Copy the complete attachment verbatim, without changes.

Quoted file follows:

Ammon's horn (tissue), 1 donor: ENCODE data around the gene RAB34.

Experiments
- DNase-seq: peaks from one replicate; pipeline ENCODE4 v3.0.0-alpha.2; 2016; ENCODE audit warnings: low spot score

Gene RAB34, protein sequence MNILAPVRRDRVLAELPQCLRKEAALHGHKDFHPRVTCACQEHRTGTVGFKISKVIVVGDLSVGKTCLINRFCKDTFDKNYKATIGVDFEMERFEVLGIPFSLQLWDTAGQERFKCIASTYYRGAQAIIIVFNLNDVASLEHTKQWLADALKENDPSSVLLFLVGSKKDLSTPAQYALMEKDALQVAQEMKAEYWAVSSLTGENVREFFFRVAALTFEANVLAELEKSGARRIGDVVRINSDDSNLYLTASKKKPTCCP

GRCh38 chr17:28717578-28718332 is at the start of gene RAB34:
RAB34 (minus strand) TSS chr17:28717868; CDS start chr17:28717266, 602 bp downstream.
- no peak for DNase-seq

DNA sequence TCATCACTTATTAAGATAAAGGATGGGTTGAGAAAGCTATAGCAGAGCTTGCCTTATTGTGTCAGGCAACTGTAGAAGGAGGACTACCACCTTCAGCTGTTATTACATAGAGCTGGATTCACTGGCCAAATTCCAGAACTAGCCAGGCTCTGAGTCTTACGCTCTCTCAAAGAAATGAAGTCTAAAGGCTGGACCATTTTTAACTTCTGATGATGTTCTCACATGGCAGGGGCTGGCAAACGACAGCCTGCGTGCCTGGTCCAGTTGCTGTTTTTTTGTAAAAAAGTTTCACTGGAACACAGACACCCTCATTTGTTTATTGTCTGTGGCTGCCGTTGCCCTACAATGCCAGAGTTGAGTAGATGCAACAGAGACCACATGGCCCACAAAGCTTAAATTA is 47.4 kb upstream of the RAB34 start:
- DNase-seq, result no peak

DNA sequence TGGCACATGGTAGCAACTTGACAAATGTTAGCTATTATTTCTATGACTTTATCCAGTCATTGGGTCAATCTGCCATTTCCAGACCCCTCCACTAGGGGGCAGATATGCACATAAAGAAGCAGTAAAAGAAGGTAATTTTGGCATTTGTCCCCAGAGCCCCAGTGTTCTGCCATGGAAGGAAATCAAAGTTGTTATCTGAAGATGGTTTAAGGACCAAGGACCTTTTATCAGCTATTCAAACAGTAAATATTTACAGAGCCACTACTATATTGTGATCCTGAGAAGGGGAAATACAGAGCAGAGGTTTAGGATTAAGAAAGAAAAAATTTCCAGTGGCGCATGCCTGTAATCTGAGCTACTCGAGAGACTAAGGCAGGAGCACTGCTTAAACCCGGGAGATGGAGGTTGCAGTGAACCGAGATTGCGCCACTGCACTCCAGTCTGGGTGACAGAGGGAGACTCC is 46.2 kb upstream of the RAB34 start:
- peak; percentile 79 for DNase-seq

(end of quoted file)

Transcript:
Ammon's horn (tissue), 1 donor: ENCODE data around the gene RAB34.

Experiments
- DNase-seq: peaks from one replicate; pipeline ENCODE4 v3.0.0-alpha.2; 2016; ENCODE audit warnings: low spot score

Gene RAB34, protein sequence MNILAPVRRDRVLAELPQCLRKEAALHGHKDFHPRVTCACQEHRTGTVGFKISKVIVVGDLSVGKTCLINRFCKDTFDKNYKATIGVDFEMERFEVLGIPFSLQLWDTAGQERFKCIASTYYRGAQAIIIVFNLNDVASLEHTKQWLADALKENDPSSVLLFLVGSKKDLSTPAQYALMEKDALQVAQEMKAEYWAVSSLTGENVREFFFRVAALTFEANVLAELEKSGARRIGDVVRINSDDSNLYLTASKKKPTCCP

GRCh38 chr17:28717578-28718332 is at the start of gene RAB34:
RAB34 (minus strand) TSS chr17:28717868; CDS start chr17:28717266, 602 bp downstream.
- no peak for DNase-seq

DNA sequence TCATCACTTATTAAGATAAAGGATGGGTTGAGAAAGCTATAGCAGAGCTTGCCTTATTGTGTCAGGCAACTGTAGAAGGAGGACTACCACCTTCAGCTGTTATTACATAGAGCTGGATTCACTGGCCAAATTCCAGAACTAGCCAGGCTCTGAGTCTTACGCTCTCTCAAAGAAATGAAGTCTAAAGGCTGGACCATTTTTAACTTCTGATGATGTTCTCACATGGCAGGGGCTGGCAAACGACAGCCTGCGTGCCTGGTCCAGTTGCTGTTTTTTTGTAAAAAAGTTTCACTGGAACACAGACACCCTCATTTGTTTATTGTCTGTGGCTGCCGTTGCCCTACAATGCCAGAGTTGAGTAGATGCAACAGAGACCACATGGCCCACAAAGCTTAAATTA is 47.4 kb upstream of the RAB34 start:
- DNase-seq, result no peak

DNA sequence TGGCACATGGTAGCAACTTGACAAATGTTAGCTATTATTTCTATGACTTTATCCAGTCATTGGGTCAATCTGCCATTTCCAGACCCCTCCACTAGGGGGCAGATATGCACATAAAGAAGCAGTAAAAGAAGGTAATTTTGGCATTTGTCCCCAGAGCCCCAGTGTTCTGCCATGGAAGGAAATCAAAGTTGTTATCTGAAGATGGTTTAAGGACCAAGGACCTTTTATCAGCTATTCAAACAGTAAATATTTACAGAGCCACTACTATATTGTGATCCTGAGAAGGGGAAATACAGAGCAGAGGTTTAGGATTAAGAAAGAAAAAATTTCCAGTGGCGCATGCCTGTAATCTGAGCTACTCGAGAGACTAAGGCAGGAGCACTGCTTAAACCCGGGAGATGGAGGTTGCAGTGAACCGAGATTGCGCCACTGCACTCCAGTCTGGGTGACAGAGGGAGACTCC is 46.2 kb upstream of the RAB34 start:
- peak; percentile 79 for DNase-seq